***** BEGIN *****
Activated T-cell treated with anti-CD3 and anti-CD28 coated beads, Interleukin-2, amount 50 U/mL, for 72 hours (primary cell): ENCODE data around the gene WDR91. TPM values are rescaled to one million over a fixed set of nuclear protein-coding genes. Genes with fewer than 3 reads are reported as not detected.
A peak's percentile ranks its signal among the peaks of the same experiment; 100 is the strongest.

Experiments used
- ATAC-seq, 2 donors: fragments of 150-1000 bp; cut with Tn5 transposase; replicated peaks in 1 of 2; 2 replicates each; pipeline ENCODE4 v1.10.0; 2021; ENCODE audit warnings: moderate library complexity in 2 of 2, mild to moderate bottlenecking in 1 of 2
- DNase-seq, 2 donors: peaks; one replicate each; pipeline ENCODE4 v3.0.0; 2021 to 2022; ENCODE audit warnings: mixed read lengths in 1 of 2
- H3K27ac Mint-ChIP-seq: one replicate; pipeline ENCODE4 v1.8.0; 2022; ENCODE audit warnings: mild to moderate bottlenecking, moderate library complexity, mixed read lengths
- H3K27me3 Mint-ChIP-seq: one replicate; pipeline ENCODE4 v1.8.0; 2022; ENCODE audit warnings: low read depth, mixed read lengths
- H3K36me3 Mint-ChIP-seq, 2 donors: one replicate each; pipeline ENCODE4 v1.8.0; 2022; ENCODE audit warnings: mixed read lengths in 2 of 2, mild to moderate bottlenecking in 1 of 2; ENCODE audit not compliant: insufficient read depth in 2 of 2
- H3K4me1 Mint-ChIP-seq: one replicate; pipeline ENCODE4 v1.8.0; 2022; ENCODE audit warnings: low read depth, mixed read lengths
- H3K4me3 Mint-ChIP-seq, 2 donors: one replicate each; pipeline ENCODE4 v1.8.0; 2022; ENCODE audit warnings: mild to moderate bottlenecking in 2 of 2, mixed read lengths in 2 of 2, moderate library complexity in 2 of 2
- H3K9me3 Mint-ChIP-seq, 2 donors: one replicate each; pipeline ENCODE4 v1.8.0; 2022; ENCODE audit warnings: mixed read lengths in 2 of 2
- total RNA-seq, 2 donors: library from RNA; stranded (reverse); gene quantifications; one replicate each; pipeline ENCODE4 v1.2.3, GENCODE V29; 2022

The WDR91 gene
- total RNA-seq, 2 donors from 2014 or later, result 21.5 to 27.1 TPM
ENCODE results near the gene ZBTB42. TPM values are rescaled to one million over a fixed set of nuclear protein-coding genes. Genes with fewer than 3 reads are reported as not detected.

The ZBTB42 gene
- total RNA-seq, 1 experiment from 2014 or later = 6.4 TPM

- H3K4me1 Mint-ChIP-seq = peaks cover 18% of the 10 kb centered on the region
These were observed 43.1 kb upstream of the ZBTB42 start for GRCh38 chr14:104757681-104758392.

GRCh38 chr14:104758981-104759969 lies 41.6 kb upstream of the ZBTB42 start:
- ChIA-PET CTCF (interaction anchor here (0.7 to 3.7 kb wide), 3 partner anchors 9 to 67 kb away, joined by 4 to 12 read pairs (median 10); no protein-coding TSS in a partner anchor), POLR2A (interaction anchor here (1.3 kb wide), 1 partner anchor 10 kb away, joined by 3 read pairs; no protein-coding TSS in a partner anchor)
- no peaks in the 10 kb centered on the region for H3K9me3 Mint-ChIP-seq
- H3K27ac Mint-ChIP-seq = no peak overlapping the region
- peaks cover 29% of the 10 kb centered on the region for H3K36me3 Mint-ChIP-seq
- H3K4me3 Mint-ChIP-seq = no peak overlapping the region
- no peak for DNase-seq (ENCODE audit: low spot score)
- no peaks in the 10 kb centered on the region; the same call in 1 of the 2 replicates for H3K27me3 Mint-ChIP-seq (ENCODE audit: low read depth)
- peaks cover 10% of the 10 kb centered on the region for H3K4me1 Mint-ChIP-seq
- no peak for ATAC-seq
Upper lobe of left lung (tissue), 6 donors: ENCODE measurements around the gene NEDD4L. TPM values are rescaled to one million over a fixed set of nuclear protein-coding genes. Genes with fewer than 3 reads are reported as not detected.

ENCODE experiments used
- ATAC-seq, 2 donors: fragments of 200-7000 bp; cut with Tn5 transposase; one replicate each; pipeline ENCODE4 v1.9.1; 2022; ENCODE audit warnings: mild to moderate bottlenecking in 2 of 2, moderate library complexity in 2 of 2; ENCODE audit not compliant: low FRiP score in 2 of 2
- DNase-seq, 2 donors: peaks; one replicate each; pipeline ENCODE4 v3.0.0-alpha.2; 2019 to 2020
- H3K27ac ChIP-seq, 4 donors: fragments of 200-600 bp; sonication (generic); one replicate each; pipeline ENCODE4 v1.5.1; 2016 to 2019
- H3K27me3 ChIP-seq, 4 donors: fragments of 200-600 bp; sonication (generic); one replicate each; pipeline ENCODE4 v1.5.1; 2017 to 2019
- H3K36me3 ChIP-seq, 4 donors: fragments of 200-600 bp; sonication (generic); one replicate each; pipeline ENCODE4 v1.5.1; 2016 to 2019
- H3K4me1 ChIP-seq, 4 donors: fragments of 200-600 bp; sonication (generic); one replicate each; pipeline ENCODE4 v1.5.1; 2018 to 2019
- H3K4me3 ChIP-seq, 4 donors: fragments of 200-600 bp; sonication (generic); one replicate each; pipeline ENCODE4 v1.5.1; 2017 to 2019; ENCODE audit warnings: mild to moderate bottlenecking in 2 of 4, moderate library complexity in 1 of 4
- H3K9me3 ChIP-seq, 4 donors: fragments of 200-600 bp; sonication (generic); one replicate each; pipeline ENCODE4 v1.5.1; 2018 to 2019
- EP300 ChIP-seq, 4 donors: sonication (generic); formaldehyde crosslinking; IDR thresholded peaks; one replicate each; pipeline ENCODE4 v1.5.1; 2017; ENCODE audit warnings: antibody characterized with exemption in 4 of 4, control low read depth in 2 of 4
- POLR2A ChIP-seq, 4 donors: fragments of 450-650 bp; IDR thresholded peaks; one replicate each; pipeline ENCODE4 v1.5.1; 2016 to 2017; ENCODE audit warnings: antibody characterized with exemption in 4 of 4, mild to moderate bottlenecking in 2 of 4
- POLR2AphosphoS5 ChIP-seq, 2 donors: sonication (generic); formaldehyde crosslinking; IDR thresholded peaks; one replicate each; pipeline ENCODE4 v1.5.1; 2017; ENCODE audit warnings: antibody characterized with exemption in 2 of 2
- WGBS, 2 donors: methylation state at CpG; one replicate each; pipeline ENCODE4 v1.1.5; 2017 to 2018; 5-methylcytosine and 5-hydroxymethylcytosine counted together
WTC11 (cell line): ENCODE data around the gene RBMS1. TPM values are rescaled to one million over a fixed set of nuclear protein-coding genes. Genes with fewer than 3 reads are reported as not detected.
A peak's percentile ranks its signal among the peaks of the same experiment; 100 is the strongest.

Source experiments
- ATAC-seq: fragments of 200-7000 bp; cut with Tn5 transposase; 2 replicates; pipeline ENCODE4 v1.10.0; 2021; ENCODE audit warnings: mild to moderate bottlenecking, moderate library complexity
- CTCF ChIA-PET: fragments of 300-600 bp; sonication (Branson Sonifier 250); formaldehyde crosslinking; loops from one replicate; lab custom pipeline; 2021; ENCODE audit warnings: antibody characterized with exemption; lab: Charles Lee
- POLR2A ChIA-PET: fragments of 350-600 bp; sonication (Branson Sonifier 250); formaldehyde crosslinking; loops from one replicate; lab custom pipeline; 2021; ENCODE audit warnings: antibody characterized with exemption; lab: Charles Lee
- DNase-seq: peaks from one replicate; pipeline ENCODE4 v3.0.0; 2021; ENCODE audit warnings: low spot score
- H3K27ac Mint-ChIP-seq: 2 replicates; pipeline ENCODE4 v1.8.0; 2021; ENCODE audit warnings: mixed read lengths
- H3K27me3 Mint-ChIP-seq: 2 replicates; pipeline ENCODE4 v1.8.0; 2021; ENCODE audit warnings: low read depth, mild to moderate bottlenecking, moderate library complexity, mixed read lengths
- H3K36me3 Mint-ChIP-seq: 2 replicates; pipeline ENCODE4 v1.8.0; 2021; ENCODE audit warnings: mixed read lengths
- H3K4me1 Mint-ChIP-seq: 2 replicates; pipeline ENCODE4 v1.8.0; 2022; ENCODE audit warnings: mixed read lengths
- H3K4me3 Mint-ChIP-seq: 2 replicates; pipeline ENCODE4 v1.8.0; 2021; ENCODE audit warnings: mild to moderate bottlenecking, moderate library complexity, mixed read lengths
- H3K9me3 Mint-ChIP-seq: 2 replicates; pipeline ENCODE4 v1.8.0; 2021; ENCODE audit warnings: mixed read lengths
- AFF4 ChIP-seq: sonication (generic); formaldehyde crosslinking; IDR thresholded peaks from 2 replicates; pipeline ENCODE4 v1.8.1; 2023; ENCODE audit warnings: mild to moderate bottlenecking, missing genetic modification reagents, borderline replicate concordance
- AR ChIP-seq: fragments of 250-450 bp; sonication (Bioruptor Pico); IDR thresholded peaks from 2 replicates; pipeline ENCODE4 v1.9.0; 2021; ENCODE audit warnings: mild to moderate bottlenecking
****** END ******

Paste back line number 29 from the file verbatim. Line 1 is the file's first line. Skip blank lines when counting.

- no peak for ATAC-seq